1897 Clement & Cie ‘Velo Piste’

Click here to view at The Online Bicycle Museum

Clement & Cie was one of France’s top manufacturers in the early years of cycling, and a leading contender in racing. Adolphe Clement recognized the importance of the automobile, so he merged his company with Humber and Gladiator in 1896, and the new concern started manufacturing cars. Further down the page, extracts from the 1896 Humber catalogue illustrate how Humber was influenced by this Clement bicycle to introduce their own Path Racer and Road Racer models.

Clement also understood the importance of advertising, and many beautiful posters were created to advertise his bicycles. The bicycle featured here is particularly interesting because it is the actual model featured in one of the company’s most famous posters (below).


1897 Clement & Cie 

Velo Piste (Fixed Wheel)

Superb Original Unrestored Cosmetics

Mechanically Restored

New cream balloon tyres (47-622 or 28 x 1 3/8 x 1 5/8)

Clement name engraved in the handlebars, pedals, etc

 Lampugh of Paris saddle

(Now sold)

As you can see by comparing the poster above and the bicycle below, this is the actual model featured in the 1897 Clement poster.

The original paintwork is faded and the transfers have worn off. Apart from its new tyres, everything else is original on this bicycle. The nickel is still quite good on the handlebars, and the ancient Lampugh saddle is beautiful and still usable. It has been serviced and is ready to ride.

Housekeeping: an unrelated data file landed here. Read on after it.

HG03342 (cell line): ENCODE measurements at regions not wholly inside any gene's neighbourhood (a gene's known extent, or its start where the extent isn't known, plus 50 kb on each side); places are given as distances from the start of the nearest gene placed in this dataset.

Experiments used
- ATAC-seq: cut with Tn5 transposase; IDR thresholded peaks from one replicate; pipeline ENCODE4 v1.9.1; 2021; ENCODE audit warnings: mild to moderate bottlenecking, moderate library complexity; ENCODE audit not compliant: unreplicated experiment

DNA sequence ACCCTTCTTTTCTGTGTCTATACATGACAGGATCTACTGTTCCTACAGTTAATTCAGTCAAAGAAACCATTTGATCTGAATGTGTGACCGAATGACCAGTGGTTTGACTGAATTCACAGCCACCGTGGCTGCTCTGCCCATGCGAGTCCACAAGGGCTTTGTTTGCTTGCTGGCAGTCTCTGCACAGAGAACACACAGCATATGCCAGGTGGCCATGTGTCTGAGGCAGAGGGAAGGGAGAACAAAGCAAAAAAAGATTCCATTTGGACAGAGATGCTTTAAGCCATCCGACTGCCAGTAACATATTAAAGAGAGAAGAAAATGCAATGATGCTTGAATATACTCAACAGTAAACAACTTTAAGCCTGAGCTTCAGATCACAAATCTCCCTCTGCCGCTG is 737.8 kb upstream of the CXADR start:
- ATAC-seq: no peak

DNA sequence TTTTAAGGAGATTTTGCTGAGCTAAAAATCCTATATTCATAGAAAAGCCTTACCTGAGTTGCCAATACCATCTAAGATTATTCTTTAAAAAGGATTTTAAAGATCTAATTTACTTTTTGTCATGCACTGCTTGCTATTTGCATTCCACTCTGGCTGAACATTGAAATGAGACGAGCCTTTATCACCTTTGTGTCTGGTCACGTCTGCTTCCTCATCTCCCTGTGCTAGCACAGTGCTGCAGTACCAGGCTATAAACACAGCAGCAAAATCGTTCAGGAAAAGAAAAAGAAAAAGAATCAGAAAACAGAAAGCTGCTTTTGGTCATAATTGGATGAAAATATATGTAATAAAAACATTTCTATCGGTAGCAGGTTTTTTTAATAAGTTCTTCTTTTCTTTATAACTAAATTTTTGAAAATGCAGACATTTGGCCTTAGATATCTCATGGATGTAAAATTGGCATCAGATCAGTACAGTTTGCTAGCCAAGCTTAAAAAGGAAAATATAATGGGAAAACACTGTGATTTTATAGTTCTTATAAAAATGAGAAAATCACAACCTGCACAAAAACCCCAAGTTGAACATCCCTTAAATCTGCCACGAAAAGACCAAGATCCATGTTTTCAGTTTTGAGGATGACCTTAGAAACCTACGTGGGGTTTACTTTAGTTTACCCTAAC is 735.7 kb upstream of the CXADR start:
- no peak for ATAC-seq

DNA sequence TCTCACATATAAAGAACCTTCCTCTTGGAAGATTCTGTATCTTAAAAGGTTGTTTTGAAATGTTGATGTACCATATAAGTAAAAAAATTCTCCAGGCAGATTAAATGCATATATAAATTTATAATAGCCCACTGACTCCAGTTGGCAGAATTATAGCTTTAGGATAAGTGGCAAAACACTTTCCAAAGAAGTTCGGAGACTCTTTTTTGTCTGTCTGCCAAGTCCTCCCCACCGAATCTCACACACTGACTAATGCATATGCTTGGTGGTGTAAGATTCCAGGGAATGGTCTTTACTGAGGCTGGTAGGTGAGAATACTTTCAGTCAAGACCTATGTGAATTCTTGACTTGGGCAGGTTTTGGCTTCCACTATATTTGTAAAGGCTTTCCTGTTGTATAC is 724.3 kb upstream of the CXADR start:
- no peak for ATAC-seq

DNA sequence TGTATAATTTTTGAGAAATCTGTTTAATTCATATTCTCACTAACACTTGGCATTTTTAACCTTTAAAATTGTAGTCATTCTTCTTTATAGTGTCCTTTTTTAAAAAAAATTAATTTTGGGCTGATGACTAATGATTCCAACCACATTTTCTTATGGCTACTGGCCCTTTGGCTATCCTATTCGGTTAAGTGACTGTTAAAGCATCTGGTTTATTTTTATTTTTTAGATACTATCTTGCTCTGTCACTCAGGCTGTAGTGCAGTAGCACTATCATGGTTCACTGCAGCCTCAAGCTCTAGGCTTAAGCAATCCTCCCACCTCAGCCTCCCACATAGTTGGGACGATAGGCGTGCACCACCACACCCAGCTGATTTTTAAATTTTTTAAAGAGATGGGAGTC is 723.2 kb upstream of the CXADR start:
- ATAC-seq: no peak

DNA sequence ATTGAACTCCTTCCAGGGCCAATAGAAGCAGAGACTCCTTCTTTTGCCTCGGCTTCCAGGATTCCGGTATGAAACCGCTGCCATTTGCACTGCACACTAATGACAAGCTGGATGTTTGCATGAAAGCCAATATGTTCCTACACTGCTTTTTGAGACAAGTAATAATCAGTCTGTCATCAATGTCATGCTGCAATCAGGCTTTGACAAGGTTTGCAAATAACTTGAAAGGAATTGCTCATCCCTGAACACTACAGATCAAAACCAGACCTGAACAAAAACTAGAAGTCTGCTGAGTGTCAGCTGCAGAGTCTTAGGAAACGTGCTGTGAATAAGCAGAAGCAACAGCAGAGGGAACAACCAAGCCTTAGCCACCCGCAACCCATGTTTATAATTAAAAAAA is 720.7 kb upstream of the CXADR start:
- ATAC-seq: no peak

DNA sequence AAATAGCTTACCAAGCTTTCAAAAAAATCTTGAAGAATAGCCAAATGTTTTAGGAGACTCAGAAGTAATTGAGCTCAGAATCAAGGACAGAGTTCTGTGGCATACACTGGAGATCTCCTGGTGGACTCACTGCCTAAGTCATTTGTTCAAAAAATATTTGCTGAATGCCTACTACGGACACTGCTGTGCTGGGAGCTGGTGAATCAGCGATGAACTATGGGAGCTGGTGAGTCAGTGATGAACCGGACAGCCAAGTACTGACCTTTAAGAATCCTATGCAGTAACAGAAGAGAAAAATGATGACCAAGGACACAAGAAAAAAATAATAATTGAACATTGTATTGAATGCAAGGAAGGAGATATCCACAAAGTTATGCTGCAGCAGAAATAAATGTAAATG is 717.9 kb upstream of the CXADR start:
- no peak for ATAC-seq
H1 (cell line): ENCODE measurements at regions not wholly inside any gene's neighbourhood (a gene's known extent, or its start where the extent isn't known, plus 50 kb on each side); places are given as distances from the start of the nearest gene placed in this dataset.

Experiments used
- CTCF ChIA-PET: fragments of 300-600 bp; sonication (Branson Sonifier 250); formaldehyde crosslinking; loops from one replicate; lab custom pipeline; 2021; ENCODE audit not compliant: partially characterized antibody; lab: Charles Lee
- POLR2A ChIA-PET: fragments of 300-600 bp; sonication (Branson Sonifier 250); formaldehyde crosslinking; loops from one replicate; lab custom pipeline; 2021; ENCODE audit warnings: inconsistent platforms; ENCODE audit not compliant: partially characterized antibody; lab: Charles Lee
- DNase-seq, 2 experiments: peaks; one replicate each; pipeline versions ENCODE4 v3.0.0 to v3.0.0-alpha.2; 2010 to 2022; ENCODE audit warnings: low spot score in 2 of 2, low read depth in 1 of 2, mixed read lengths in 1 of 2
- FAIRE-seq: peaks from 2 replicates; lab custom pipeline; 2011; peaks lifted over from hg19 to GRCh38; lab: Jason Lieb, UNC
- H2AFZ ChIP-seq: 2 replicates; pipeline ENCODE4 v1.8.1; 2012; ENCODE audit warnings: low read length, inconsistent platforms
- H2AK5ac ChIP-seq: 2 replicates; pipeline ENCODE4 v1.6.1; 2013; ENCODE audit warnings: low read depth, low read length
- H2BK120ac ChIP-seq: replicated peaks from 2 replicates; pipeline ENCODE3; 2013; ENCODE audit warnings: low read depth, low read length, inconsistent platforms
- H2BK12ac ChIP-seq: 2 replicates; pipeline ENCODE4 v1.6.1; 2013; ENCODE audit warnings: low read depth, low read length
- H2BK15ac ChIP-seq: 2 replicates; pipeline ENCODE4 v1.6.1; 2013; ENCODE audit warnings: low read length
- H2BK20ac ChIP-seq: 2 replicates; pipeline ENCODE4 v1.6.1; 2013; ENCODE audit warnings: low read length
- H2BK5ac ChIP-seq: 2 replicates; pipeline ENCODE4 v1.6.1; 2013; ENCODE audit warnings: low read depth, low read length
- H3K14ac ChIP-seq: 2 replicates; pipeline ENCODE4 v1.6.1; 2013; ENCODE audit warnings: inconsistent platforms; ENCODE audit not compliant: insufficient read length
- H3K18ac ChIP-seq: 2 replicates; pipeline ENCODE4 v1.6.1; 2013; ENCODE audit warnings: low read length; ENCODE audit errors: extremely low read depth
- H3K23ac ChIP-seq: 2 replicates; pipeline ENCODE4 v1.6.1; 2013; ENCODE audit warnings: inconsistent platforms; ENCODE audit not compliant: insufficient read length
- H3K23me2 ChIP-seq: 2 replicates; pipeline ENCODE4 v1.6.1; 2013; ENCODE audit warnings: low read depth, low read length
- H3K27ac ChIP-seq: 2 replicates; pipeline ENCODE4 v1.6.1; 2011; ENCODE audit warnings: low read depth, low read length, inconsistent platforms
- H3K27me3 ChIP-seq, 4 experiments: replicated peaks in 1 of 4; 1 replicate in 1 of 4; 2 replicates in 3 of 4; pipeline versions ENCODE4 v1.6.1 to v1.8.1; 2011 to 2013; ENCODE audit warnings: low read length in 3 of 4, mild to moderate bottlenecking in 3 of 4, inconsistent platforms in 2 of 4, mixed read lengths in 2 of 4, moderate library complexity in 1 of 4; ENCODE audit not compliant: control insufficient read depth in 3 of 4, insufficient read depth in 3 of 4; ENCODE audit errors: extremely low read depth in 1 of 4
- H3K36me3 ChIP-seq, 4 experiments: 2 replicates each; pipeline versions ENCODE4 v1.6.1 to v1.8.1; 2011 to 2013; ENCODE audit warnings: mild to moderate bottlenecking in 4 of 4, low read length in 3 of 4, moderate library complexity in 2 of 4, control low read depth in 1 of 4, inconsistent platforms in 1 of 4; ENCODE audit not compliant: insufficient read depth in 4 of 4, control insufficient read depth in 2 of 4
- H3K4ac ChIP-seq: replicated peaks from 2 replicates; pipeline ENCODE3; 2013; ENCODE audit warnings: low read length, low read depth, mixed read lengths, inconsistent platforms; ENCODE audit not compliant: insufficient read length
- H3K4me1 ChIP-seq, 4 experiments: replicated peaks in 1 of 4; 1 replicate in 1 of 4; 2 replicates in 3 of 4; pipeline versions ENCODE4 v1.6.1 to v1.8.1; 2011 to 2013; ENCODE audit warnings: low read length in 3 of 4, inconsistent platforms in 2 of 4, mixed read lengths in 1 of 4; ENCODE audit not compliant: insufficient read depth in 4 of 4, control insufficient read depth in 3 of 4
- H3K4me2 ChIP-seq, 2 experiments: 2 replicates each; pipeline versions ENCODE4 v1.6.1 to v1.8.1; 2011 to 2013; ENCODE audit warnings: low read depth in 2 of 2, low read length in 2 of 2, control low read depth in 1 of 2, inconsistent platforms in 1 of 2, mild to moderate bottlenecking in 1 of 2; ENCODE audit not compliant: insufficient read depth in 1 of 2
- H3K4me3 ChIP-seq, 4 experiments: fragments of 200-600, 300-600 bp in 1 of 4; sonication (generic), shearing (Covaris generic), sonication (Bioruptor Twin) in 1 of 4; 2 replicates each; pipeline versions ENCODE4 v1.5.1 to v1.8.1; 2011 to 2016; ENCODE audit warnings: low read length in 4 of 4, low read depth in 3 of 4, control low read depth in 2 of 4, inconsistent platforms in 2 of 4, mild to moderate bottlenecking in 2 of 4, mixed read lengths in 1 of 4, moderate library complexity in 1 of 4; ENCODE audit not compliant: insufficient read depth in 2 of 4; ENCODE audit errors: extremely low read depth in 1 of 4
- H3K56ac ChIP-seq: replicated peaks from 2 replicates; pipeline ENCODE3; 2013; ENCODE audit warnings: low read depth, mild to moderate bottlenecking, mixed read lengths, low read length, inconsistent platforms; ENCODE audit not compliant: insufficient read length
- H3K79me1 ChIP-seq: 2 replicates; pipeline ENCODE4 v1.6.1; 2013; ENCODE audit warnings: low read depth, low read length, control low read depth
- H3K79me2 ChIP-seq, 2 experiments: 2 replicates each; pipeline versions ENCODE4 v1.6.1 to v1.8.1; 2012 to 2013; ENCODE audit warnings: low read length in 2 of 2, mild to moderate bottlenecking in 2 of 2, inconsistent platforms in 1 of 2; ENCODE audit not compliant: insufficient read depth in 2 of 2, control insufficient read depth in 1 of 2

Lamplugh & Brown were the earliest manufacturers of bicycle saddles.

William Middlemore and Lamplugh & Co merged to form Messrs. Middlemore and Lamplugh of Birmingham and Coventry. I’m not sure of the date of the merger, but in the biography of the son of William Midlemore, Sir John Throgmorton Middlemore, it mentions that he ‘Worked in Middlemore and Lamplugh, family saddlery and leather business (ca 1858-60).’

This confused me, as I’ve seen later saddles with the Lamplugh badge. So I asked saddlemaker Tony Colegrave about this, and he told me that Middlemores merged with one branch of the Lamplugh company, but  that the branch of the company based in Paris carried on making saddles under the original name.






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